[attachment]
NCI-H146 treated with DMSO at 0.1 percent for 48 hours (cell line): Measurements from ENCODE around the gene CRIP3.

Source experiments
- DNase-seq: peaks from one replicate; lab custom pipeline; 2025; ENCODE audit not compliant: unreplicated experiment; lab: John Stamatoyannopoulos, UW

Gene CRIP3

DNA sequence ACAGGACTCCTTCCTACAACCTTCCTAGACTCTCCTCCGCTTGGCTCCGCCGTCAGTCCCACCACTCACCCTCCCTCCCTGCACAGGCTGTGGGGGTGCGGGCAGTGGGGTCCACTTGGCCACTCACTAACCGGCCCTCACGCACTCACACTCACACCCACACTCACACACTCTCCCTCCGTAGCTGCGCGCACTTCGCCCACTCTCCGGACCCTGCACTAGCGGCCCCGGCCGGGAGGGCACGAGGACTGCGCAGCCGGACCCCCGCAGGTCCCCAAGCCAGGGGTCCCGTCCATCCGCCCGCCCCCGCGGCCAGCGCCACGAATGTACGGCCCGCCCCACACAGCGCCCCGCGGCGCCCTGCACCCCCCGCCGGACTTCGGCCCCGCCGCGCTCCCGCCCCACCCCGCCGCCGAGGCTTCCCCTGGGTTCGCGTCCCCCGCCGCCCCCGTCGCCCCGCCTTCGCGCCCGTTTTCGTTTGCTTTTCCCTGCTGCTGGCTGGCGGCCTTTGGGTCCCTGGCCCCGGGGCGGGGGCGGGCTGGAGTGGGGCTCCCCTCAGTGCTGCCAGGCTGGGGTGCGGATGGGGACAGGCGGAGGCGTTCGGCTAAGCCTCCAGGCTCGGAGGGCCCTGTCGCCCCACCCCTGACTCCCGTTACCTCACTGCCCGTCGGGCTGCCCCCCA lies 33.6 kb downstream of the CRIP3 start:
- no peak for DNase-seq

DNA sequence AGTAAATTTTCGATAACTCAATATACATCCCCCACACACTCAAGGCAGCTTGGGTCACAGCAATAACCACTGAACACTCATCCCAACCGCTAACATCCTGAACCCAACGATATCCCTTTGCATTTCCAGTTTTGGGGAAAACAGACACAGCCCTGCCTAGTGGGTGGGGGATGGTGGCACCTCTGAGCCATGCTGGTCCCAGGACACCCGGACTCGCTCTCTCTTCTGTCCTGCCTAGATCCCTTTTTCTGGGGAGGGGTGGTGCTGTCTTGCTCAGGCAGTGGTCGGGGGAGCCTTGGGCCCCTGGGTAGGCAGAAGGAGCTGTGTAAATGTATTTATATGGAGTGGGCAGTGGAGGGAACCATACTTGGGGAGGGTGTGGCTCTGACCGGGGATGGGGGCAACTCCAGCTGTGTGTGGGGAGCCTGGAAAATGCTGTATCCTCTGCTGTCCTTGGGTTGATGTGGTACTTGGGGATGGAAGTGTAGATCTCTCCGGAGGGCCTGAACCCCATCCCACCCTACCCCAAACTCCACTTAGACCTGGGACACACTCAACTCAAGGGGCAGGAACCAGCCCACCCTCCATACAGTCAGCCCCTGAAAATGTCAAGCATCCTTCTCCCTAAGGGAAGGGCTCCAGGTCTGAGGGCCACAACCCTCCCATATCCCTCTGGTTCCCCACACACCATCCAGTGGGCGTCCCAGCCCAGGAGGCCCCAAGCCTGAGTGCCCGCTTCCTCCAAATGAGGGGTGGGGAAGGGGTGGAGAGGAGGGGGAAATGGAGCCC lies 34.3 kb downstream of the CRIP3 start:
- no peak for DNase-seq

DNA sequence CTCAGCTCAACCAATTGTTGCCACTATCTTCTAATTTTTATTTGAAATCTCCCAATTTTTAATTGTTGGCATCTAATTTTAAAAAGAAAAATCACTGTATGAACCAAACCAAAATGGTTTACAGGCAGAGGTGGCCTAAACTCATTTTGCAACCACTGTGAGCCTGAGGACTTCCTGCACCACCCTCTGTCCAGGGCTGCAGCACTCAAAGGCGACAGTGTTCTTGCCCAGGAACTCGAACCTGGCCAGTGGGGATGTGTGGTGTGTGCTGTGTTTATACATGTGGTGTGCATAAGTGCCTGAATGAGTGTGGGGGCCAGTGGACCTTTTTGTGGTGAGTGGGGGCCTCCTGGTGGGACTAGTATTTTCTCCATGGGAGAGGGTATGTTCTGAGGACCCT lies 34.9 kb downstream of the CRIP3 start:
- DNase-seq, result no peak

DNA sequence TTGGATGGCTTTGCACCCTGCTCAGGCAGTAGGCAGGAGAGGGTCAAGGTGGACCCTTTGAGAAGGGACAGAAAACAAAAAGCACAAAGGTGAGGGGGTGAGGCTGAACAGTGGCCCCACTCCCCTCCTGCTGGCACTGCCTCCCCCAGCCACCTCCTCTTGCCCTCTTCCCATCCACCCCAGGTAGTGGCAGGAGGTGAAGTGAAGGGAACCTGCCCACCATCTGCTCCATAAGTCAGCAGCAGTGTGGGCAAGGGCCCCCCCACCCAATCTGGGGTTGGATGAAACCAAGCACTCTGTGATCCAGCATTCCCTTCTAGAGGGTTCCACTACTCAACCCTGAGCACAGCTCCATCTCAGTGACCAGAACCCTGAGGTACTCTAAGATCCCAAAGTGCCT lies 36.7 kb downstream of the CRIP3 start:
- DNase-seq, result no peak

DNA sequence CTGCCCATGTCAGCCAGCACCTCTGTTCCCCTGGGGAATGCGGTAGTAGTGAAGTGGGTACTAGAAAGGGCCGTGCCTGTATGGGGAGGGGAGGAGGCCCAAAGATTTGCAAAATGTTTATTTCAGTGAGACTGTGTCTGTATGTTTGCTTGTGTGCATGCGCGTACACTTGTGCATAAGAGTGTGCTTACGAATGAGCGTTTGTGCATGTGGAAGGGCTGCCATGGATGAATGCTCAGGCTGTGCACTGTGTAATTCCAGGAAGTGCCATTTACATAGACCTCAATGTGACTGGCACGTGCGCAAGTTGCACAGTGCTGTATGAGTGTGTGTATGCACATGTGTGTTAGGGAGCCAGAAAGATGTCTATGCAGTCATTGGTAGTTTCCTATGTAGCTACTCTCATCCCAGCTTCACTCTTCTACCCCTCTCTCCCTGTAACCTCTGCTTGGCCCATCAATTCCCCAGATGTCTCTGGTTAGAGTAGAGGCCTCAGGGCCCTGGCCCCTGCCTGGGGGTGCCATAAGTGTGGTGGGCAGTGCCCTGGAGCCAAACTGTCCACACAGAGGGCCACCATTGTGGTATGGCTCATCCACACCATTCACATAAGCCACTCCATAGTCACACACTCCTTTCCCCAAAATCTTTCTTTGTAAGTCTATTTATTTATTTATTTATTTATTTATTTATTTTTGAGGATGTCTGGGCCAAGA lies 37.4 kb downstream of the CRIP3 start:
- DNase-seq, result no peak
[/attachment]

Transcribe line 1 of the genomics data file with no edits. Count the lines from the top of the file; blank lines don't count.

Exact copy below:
NCI-H146 treated with DMSO at 0.1 percent for 48 hours (cell line): Measurements from ENCODE around the gene CRIP3.